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Transformative Justice: Israeli Identity on Trial (Law, Meaning, and Violence)

Tuesday, November 22, 2016
This work describes and analyzes the trails of Kastner, Eichmann, Yigal Amir, and the killers at Kufr Qassem. (Yigal Amir was the assassin of Prime Minister Yitzhak Rabin in 1995).
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The conquering Jew

Tuesday, November 22, 2016
Author John Foster Fraser, a Briton, states that his work is written from neither a pro- nor anti-Semitic viewpoint. (p. 1). He emphasizes the Jews of Europe and the USA. This work describes the many Jewish successes in so many endeavors. [My review is based on the original 1915 edition.] >>more...

Jews and Revolution in Nineteenth-Century Russia (Paperback)

Tuesday, November 22, 2016
The Jewish revolutionary activity, as discussed in this book, centered on revolutionary Populism. That based on Marxism was not to emerge until the 1890’s. (p. xii).

Interestingly, the anarchist Bakunin opposed the Jewish revolutionaries. He saw them as purveyors of “bourgeois socialism”, and followers of “German Jews”. (p. 25). >>more...

Israel in Europe

Tuesday, November 22, 2016
My review is based on the original 1907 edition. This work covers a broad swath of Jewish history, beginning with Classical Antiquity. It is rather philosemitic in tone, with a tendency towards a lachrymose interpretation of Jewish history. Because there are so many different issues raised, I focus on just a few of them: >>more...

Surviving the Holocaust: The Kovno Ghetto Diary

Tuesday, November 22, 2016
It would be a mistake for the uninitiated reader to suppose that this diary is provincial--limited to events occurring in and near Kovno, Lithuania. Based on obviously-extensive Jewish and non-Jewish contacts, it also features much information on the unfolding fate of Jews in other places, notably in German-occupied Poland. More on this later. >>more...

Jewish Life in 19th-Century Russian-Ruled Poland (Present-Day Belarus). Inadvertent Correction of Lanzmann's anti-Polish SHOAH,Journey to a Nineteenth-Century Shtetl: The Memoirs of Yekhezkel Kotik (Raphael Patai Series in Jewish Folklore and Anthropology) (Paperback)

Tuesday, November 22, 2016
The setting of this work is the town of Kamenets (Kamyenyets, Kamieniec), which is located not far south of the famous Bialowieza Forest. Because there is so much information presented, I divide my review into specialized topics, and emphasize those of broader relevance to Jewish-Polish relations. >>more...

Jews and Poles Oppressed by the Tsar. Insights into Jewish Business Advantages. Jews Have Expelled Other Jews,

Tuesday, November 22, 2016
This work follows a lachrymose approach to the Jews of 19th-century tsarist Russia, but is also cognizant of the sufferings of the Poles. (My review is based on the 1970 reprint of the original 1892 edition). >>more...

Poland and the Polish Question: Impressions and Afterthoughts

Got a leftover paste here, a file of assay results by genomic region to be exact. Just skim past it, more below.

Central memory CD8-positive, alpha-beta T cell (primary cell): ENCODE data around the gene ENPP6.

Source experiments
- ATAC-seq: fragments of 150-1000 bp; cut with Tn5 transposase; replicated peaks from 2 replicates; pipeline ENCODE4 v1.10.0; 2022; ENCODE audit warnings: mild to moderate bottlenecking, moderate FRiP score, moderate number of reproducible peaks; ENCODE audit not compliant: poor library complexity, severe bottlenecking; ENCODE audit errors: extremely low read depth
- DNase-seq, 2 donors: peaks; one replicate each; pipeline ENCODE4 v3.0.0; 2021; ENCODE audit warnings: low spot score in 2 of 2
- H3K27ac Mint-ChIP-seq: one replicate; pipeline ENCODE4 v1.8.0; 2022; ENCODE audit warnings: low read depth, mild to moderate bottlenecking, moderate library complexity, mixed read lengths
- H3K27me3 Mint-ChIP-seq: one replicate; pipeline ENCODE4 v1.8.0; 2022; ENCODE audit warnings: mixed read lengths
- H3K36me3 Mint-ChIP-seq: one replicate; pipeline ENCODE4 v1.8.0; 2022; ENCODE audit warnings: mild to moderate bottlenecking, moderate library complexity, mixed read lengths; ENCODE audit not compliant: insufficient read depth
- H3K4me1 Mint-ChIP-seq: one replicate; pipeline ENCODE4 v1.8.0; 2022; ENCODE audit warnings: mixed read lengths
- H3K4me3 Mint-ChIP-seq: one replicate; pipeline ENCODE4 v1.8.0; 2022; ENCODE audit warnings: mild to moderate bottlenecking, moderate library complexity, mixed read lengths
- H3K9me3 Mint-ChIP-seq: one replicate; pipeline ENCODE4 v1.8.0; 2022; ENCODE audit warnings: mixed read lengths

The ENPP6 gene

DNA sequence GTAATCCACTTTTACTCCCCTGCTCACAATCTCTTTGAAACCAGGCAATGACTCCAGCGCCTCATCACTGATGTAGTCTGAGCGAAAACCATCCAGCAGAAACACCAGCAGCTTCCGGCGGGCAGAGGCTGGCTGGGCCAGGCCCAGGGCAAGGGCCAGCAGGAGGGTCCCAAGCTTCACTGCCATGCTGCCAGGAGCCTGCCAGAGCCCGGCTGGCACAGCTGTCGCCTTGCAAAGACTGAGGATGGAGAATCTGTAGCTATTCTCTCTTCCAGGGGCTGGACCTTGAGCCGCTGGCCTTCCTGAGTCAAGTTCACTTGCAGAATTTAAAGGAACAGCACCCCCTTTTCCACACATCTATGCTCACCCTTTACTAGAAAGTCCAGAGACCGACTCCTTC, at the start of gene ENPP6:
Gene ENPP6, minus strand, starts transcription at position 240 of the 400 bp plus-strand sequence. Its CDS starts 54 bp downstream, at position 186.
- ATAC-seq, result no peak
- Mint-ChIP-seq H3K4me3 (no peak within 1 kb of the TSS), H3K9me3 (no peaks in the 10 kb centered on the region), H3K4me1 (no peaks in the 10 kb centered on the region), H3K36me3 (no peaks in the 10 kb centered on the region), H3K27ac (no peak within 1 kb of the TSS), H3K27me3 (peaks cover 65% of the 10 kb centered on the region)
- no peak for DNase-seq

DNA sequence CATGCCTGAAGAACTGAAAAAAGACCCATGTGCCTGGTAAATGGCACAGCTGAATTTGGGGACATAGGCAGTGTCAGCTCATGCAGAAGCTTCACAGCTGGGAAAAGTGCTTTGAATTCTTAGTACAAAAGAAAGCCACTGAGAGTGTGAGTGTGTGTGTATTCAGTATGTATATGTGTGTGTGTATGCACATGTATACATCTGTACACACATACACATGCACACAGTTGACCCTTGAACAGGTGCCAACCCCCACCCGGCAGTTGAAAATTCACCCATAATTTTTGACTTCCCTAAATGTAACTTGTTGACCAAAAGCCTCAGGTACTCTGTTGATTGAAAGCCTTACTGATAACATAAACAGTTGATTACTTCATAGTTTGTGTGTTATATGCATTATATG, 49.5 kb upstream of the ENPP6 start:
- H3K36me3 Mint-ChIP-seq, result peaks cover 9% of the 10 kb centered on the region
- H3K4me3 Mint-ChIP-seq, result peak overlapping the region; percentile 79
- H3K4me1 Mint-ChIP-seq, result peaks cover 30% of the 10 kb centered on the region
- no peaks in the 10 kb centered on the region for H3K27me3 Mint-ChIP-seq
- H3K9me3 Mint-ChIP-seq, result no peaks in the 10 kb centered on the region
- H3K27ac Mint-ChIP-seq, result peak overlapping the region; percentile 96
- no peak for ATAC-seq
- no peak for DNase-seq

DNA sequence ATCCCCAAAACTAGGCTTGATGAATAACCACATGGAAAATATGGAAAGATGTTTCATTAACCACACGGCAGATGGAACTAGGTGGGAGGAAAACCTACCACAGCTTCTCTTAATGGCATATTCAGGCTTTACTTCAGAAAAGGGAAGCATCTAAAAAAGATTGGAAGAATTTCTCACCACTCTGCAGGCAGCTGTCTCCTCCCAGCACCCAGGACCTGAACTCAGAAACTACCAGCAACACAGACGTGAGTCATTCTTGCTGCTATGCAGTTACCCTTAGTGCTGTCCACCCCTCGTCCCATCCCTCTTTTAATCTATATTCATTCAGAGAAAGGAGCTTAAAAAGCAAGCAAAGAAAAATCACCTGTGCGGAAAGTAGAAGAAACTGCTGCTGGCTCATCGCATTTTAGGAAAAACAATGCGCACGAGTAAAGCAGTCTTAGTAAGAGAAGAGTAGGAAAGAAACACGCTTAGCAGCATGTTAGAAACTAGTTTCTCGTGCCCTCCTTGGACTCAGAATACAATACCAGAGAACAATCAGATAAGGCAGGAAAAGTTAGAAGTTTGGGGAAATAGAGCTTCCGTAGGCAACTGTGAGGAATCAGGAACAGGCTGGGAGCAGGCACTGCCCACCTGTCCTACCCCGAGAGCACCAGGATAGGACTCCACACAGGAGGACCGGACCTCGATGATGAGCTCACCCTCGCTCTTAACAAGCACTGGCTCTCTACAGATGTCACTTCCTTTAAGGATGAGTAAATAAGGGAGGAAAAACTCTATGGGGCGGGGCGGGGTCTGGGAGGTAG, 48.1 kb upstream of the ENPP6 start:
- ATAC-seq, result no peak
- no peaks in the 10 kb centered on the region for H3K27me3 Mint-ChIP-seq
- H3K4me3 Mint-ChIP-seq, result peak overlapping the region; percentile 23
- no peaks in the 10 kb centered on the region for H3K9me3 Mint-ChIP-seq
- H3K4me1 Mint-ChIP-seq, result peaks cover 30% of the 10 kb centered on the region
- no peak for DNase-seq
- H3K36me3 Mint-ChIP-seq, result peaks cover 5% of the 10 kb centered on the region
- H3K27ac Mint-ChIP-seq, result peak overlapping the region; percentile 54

Tuesday, November 22, 2016
The reviewer was a Briton (p. 135), and her work was inspired by her visit to Poland in 1913. (p. 7). My review is based on the original 1915 edition. This work provides a comprehensive survey of Polish history up to that time, and includes a moderate amount of material on Polish culture. Author Ninian Hill is not sympathetic to the cause of Polish independence. She suggests that the best that Poles can hope for is being united into one geographic unit, and with autonomy, under one of the Partitioning powers. [How wrong she was!] >>more...

Israeli Society, the Holocaust and its Survivors (Paperback)

Tuesday, November 22, 2016
This work begins with basic information on the Holocaust. The reader learns that, although the Nazi decision to exterminate the Jews was not made before spring 1941 (p. 14), Chaim Weizmann had quoted the (possibly talismanic) figure of 6 million Jewish victims, as early as 1939. (p. 13). [The 6 million figure had been suggested decades earlier.] >>more...

The Construction of European Holocaust Memory: German and Polish Cinema after 1989 (Warsaw Studies in Jewish History and Memory)

Tuesday, November 22, 2016
Author Malgorzata Pakier introduces her book as follows, “In recent years, commemoration of the Holocaust has become a major political, cultural, and educational issue for the European Union…There is no other historical event to which European institutions have demonstrated any comparable deep commitment. It is manifest in such initiatives as the European Parliament’s ‘Resolution on Remembrance of the Holocaust, Antisemitism, and Racism’ approved on January 27, 2005, the sixtieth anniversary of the liberation of Auschwitz-Birkenau, and in the adoption of legislation criminalizing denial of the Holocaust at the level of the European Union under the German presidency in April 2007. The European Union has also played a key role in setting up the Task Force for International Cooperation on Holocaust Education, launched on the occasion of the International Forum on the Holocaust, which took place in Stockholm in 2000.” (p. 9) >>more...
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